Silica-coating of gold nanoparticles facilitates efficient and uniform transfer of heat from the particles to the surrounding medium. Under pulsed laser irradiation used in photoacoustics, two-photon luminescence, and other hybrid imaging modalities, silica coated gold nanorods resist melting and maintain their shape. Therefore, they can be used repeatedly as contrast agents that maintain signal and imaging contrast enhancement, dramatically improving the quality and reproducibility of imaging research conducted using this stable product.
Silica coating of gold nanoparticles enhances the photoacoustic signal of gold nanorods by at least 3 fold over that of unmodified gold nanoparticles, making them a highly valued product in the optoacoustic/photoacoustic imaging community. Our silica-coated gold nanoparticles can be imaged with high signal to noise ratios at greater depths within tissue maximizing sensitivity and specificity.
Figure 1: (a) Ultrasound, (b) photoacoustic, and (c) combined ultrasound and photoacoustic images (top to bottom) of inclusions containing (I) PEGylated gold nanorods and gold−silica core−shell nanorods with (II) 6 nm silica coating, (III) 20 nm silica coating, and (IV) 75 nm silica coating (left to right). Each image covers a 6 mm by 6 mm field of view. Source: Silica-Coated Gold Nanorods as Photoacoustic Signal Nanoamplifiers. Yun-Sheng Chen, Wolfgang Frey, Seungsoo Kim, Pieter Kruizinga, Kimberly Homan, and Stanislav Emelianov, Nano Letters 2011 11 (2), 348-354 (reprinted with permission).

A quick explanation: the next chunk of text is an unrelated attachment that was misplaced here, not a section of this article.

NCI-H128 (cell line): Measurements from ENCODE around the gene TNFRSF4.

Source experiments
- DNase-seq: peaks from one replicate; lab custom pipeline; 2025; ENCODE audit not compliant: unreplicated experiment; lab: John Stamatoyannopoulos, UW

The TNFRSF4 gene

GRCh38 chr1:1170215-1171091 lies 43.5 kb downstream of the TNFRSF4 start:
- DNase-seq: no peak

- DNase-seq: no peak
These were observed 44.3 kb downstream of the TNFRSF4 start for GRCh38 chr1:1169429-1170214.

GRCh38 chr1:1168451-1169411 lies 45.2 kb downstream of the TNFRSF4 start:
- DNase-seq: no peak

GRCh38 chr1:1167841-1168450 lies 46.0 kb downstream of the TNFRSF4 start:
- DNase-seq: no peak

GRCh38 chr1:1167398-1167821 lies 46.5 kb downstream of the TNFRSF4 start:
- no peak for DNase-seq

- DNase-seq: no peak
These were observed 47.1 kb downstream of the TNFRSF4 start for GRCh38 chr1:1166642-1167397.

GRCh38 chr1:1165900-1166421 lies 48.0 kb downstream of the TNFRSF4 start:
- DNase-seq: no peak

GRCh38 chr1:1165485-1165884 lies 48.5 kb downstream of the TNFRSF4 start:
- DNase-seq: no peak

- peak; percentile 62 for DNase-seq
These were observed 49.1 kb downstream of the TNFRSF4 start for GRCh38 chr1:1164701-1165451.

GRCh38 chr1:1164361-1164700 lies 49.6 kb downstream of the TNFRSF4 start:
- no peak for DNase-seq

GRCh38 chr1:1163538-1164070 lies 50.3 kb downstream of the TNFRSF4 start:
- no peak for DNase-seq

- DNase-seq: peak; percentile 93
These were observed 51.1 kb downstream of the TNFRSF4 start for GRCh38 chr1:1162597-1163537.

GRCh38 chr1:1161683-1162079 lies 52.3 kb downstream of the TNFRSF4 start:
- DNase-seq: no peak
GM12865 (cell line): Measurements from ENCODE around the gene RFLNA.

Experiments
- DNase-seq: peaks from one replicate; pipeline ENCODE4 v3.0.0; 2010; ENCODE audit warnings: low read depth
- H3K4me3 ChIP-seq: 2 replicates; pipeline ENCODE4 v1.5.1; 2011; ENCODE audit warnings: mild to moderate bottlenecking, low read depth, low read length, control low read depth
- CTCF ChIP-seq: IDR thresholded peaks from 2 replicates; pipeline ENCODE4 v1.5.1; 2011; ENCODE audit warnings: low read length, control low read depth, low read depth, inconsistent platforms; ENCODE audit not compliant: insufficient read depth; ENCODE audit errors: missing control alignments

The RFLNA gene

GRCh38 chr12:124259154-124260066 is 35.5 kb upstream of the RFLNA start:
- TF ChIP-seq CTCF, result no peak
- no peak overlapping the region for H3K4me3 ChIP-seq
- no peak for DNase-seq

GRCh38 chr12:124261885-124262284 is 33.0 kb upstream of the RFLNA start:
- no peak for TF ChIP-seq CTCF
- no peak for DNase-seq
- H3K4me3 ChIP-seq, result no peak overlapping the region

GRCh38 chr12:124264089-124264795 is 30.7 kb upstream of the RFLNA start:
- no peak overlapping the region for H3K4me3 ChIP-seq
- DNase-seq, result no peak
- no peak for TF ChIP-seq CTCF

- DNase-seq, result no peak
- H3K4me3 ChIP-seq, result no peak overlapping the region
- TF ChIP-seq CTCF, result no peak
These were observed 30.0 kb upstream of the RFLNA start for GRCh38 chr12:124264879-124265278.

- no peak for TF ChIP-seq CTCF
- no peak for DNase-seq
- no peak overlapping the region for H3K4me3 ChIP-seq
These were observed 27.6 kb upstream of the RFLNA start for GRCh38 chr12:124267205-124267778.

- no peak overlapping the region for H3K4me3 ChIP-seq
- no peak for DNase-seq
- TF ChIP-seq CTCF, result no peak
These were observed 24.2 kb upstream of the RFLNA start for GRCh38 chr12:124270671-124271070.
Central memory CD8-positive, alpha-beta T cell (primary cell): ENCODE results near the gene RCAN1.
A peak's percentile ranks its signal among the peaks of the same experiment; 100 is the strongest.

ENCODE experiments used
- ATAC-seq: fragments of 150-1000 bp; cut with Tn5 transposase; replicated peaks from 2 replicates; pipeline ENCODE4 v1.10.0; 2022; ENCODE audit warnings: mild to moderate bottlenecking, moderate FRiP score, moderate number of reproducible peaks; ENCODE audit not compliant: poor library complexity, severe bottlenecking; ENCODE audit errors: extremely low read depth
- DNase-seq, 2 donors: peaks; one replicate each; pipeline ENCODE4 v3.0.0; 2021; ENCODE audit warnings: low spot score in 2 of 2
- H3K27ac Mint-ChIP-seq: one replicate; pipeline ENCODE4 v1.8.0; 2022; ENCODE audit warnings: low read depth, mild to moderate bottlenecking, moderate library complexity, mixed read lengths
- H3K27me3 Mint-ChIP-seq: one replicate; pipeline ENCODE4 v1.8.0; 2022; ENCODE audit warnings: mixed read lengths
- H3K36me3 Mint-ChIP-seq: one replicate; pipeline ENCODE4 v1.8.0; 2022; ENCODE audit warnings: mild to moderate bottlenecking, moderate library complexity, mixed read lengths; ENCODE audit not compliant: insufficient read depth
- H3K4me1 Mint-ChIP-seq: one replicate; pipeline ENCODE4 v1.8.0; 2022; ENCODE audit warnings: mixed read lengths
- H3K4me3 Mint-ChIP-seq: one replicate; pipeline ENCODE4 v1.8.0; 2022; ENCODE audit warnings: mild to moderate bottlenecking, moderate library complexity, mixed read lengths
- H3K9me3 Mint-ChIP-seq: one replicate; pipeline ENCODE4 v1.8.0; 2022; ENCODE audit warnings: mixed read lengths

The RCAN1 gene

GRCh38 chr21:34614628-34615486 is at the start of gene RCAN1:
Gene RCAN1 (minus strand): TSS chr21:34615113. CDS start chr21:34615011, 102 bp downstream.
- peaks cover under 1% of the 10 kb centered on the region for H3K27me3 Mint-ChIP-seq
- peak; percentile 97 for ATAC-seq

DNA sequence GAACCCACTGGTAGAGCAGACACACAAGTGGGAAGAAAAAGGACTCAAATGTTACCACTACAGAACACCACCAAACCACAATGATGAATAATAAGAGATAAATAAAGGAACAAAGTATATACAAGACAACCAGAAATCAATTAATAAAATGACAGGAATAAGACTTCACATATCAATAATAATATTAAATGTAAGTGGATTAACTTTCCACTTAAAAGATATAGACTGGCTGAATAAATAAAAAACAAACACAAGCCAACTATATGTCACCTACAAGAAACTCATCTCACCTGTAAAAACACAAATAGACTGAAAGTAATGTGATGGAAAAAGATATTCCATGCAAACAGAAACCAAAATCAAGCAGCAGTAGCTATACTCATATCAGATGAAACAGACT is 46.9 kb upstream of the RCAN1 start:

The silica shell presents hydroxyl groups that can be used for subsequent bioconjugation steps and molecular targeting with antibodies and other ligands.
In comparison to CTAB coated gold nanoparticles, the negative zeta potential of silica-coated gold nanorods and nanospheres affords them more colloidal stability with longer shelf lives, reducing risk of waste for customers and improving cost-effectiveness.
Interactions with cells such as molecular targeting of cell receptors or endocytosis cause non-coated nanoparticles to aggregate, changing their optical properties. Silica shelled gold nanoparticles maintain their optical properties while interacting with cells, allowing researchers to expand contrast applications to multiplex imaging in cell cultures and in vivo that is problematic with uncoated gold nanorods.
The silica shell can be loaded with drugs, dyes, or other labeling molecules to make the particles enhance multi-modality imaging or for theranostic applications.
When encapsulated by a PEG coating, silica-coated gold nanoparticles provide all the above advantages along with benefits associated with PEGylated gold nanoparticles such as higher colloidal stability and lower immunonogenicity.
Check out our tech spotlight on the Sigma-Aldrich website for more information about silica-coated gold nanoparticles and additional applications in life sciences & material sciences.
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